Friday, October 30, 2009

HPB & The Chittenden Mysteries

Part Four of Out of This World: Death, Ghosts, and the Roots of Theosophy

In 1874, Helena Blavatsky followed Henry Olcott to Chittenden, a small Vermont town, to see the “manifestations” of William Eddy, an alleged medium. Their resulting alliance led directly to the launching of the US Theosophy movement, an impressive synthesis of Buddhism, occultism, and Western philosophy that became enormously influential in subsequent decades.

A century after they met, I began to weigh the evidence, and wrote a series of accounts for Vermont and national publications. To further explore the possibilities, I wrote Spirits of Desire, a novel about the spiritualist craze of that bygone era and the trail that led Blavatsky, Olcott and many others into a world of séances, elemental forces, astral projection, and past lives.

Here is a final scene from the book, picking up just moments after Helena and Henry meet:


A good start, she decided. Yet she also had to wonder: what exactly had begun? Her teachers had sent her from Cairo to Paris and then to America. And now to Henry and Vermont. Why? He and the spiritualists were lost in a fog. Even the way they talked about all of it was wrong. They spoke of "materializations" when spirits of the dead don't take "material" form. They talked about spirit and soul as if there was no difference between the immaterial, divine principle and that vital breath of life shared with humans by every animal.

Spirit materializations! The proper description was spiritless materialism. Still, she knew that Henry was the key. At least he was searching for real answers – natural laws rather than gross superstitions.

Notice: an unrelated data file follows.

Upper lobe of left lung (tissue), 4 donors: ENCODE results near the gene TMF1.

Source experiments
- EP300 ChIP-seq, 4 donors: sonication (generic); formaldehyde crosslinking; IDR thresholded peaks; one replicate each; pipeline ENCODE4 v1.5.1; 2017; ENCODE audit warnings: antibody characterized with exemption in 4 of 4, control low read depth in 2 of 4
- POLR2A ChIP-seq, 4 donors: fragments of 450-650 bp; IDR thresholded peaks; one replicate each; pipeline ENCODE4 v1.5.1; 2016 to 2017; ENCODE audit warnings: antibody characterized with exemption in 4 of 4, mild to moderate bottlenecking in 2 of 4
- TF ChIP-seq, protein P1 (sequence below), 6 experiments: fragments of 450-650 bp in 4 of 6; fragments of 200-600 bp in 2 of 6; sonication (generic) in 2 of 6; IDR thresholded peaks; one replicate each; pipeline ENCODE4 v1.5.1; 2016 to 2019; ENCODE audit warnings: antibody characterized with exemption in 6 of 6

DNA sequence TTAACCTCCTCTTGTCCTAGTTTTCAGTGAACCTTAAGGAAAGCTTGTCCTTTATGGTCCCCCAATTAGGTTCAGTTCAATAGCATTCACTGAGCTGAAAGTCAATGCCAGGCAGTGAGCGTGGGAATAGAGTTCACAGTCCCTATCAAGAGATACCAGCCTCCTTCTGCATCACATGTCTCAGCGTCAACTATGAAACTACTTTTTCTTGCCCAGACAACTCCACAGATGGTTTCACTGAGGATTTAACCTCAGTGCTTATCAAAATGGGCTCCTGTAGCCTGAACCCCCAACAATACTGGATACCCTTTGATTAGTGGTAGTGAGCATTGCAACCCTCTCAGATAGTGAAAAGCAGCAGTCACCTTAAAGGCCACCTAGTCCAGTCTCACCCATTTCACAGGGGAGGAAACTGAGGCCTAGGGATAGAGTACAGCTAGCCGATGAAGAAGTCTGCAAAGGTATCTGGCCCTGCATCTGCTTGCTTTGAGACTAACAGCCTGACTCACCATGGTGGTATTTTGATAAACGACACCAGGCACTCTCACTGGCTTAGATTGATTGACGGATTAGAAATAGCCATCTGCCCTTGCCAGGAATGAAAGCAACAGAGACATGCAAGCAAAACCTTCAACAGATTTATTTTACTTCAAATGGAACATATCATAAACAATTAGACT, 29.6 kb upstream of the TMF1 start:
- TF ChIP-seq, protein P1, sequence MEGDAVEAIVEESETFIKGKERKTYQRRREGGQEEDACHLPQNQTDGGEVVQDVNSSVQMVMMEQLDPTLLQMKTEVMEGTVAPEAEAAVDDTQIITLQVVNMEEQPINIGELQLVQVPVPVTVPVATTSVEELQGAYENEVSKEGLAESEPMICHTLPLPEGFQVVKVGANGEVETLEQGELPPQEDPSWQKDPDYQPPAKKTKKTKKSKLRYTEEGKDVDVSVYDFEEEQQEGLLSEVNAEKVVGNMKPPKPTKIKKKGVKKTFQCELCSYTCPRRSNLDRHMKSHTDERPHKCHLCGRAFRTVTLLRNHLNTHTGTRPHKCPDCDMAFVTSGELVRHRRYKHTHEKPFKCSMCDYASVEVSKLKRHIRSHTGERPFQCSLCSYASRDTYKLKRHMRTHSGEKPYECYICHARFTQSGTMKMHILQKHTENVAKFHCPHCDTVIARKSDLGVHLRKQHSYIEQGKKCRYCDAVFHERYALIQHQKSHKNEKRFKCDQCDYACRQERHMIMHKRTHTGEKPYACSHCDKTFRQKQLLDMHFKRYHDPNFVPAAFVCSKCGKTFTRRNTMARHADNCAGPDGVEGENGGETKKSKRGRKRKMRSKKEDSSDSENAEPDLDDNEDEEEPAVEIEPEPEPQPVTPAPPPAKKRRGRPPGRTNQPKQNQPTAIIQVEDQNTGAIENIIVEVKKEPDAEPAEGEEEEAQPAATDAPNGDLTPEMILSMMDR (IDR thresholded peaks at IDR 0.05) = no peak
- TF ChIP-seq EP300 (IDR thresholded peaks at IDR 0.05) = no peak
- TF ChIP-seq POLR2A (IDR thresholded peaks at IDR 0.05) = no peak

At his request, she outlined her background: granddaughter of princes and generals, Kourland family of the Hahn-Hahns, birth in Ekaterinoslav, father a Captain, mother a writer, plus a family line that stretched back to the Crusades. She explained how, according to legend, the von Hahn name had been taken by a knight when the crowing of a hahn, or cock, awoke him just in time to prevent an ambush in the Holy Land. She described her youth, spent in St. Petersburg, Odessa and Saratov, but added that her real life had begun only when she left home for Egypt, India and Tibet.

Had he seen the dancing dervishes, she asked, or the serpent charmers of Damascus and Benares? Did he know that fakirs could tame animals with their eyes? During her wandering years she had witnessed these wonders and many more.

In Bengal, for example, she had seen an adept create a photograph of the local landscape on a dish just by staring at it. His full-color copy of nature had lasted for several days before fading away.

"How did he do it?"

"With a powerful will, I expect. Marvelous, no? Like what you've seen here."

"But you make it sound easy."

"It can be -- for those of who know how. Some people, I think, develop mental abilities that the rest of us ignore. Basically, it's a question of attitude."

"That's too simple."

"It isn't simple at all."

"And you know about these things?"

"I've seen enough to know there is a great difference between being sensitive and having real power. Let us say that a group of fakirs gathers around a lake full of alligators. I've actually seen something like this. The monsters are harmless as kittens. Why? Because the holy men can communicate with them – in fact, they can subdue the beasts. But if a foreigner, someone who is insensitive, comes within a few paces, those alligators will likely get an early dinner. What's the difference? I say it's the foreigner's attitude."

She was trying to convey the basics – awareness and regulation of the life-principle. Although Henry suspected that mediums were no more than vehicles of some greater power, he didn't yet understand the essential difference between being passive and controlling the process, the active mediation that separated the levitation of a primitive sensitive from the miracles of a sorcerer or Jesus Christ. No, he knew nothing about spiritual evolution or the astral light. This was going to take time. But at least now she had his attention.


During visits to Chittenden in the late 1970s, I contacted two women who knew William Eddy and his brother Horatio in later years. Agnes Gould, at 96 the oldest Chittenden resident at the time, told stories suggesting that what might have begun as a sincere pursuit descended into fakery.